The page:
When I see hashtags, I think of home improvement. Maybe it’s because social media really took off the year that we worked on our new house. Suddenly # was no longer “the pound sign” on the landline phones of my youth (remember, I’m old). Instead, it became a marker that people used to look up conversations/ events on Twitter, or #CatsofInstagram.
Other people use hash tags to convey particular (usually snarky) emotions, or an action expressing disbelief. Like #facepalm, when reading any of Donald Trump’s tweets. About anything.
I found hashtags handy when hunting for window treatment ideas or paint colors.
Here my hashtags: #tiles #bathroomtiles #greytiles #pedestalsink #velvet #velvetcurtains #chandelier #chandeliersfromVienna
Here’s Andy’s: #poor
Sometimes, hashtags don’t help you find what you’re looking for. Like when your new garden is torn up repeatedly by squirrels, and you look up #squirrel and find pictures of the fattest squirrels on the planet. And you think you might recognize a few, posing with peanuts given to them by the sweet old lady down the block.
Peanuts that you keep finding buried WHERE YOUR UPROOTED FREESIA BULBS USED TO BE.
My gardening hashtags evolved: #freesia, #gladiola, #holes, #whatisdiggingholes #squirrelholes #squirrelseatpeaches #squirrelseateverything #hatesquirrels
Andy hated the squirrels even more than I did. His hashtag: #bowandarrow
Sadly, no #fatsquirrels were harmed in the making of this video.
We worked on home improvements for over a year. Our weekends of dancing became weekends of paint and polyurethane. We did most of it by ourselves. Which didn’t bother me until various sisters of mine started posting Facebook pictures showing their DIY kitchen remodels…with their in-laws as unpaid labor. No, worse than unpaid labor. Those in-laws paid for the privilege of helping; they flew all the way across the continent, Eastern Seaboard, or just drove 8 hours to spend their vacations putting in cabinets and counters.
“Must be nice,” I muttered.
Andy looked over my shoulder and agreed. “Yeah.”
“Your dad is a retired engineer. But your parents never offered—”
“Thank God! Remember, I learned how to be handy around the house by watching my dad do everything wrong.”
I sulked as I returned to paint brushes and turpentine.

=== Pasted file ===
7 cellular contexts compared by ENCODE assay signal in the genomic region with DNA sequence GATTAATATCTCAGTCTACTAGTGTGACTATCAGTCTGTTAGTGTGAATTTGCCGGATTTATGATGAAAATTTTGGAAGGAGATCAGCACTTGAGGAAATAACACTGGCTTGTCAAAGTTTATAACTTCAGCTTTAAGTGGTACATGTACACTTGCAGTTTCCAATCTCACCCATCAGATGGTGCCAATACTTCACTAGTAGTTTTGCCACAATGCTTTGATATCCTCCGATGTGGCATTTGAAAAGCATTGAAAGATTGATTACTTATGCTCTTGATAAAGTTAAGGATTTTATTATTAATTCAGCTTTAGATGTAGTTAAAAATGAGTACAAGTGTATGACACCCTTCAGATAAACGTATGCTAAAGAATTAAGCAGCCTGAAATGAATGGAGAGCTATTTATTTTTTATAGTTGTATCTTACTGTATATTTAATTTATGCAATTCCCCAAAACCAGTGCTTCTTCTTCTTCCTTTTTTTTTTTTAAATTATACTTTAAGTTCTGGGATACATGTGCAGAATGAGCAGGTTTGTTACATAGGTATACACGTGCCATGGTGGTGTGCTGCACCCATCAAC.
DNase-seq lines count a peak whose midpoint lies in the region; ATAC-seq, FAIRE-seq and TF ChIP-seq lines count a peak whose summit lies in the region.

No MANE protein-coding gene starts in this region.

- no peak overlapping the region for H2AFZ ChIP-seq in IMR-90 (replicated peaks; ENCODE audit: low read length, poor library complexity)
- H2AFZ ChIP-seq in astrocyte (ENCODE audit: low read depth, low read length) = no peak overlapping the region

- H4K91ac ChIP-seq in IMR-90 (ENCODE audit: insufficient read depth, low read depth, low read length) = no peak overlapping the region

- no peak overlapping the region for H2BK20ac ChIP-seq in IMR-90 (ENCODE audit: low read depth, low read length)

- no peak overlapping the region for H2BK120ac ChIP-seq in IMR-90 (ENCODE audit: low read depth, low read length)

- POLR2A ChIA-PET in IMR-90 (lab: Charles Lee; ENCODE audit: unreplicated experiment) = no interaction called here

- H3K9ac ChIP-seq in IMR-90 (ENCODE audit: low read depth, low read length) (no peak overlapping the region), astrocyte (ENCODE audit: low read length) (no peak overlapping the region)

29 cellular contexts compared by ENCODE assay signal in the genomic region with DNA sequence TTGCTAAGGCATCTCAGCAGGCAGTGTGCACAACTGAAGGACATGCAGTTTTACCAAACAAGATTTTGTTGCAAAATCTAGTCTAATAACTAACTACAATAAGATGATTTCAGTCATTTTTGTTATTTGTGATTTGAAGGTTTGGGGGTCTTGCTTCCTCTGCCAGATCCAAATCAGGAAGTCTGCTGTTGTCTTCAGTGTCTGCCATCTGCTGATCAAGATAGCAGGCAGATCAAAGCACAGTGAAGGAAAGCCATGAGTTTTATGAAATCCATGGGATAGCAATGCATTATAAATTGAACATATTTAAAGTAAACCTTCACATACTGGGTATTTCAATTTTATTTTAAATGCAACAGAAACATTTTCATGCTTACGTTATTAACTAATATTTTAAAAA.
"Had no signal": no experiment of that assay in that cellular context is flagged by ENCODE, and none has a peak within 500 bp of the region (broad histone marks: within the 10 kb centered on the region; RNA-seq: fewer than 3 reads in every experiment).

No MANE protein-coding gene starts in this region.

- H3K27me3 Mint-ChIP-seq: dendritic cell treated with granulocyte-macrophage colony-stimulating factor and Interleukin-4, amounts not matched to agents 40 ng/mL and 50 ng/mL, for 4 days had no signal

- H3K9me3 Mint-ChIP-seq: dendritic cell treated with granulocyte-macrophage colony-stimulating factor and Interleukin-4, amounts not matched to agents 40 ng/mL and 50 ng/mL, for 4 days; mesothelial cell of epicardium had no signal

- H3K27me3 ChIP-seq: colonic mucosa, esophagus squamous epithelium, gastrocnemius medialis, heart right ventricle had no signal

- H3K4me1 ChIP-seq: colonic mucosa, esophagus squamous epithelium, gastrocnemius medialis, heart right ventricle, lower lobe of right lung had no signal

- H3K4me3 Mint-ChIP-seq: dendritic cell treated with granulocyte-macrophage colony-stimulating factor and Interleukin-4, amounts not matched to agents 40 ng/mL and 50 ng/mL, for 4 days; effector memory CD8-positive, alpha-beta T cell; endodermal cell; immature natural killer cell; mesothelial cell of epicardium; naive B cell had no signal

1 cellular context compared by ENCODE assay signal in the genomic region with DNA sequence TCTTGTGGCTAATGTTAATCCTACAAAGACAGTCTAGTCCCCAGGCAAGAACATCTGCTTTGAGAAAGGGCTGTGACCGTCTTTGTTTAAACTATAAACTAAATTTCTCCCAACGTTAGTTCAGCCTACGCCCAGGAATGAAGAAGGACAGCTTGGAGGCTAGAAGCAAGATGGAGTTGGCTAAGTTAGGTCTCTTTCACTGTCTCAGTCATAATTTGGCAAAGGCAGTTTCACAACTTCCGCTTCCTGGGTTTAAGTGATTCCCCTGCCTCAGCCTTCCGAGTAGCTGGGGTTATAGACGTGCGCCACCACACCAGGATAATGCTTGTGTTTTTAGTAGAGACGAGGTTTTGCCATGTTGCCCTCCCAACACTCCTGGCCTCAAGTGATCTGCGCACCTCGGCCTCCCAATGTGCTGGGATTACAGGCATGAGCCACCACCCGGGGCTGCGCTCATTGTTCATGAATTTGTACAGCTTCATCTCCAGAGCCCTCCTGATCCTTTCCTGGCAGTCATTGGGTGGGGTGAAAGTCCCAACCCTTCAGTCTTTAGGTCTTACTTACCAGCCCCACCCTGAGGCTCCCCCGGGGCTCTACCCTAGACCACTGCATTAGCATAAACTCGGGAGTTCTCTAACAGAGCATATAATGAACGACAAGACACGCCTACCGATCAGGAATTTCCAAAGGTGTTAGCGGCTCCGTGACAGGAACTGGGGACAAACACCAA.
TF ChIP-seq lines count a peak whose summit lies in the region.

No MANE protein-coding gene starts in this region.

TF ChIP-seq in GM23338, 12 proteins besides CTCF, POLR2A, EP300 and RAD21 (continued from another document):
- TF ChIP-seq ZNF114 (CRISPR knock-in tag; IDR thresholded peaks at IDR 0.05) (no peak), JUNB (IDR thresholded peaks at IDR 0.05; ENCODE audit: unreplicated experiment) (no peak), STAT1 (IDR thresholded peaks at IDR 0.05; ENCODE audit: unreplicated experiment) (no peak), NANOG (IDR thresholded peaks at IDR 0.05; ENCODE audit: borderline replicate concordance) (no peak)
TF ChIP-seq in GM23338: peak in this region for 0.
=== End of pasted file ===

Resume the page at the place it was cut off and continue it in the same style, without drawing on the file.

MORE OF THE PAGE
Home improvement took forever. There were delays. Missing toilet tanks. Our new dog in our new paint. A trip across the country to help my very pregnant sister in-law when she broke her ankle. A detour to Colorado after that to say good-bye to my dying grandfather. A week re-sodding and landscaping the backyard after a resentful doggie digging spree during my extended absence. A cat in the paint. A rat in the garage eating the baseboards, despite all the so-called predators in my house. The dog in the paint AGAIN. Or maybe it was glue. Or cement. Or all of them.
But one day, the work was done. The new sod had taken hold in the backyard. A new fountain burbled in the new landscaping. We had a new bathroom. The dining room had its new chandelier and curtains. Three-fourths of the house had new paint and matching refinished furniture.
I had lower back spasms on a regular basis. #advil
Andy had torn a meniscus in one knee. #surgeryawaits
We sat on a new swing (with a multitude of icepacks) and watched our dogs wrestle in the backyard.
I asked, “What are the travel plan this year? I saw my family already. Do you…want to see your parents? I know we have no money, but we might be able to use miles.”
Andy said, “Oh, um, no. No need to visit them.”
The sky got a little bluer. A bird sang above the fountain. I wouldn’t have to plan another trip. We could enjoy our new place for a while. Just the two of us.
We rocked on the swing, content.
For five seconds. Then Andy cleared his throat. “Didn’t…didn’t I tell you?”
“Tell me what?”
“Well, um, my mom already got the tickets. My parents, um, want to see the new house. They’re coming next month.”
Sometimes, existing hastags do not fully convey the depth of one’s emotions.
#Facepalm is not enough.
#Facedesk is not enough.
#Facedirt it is.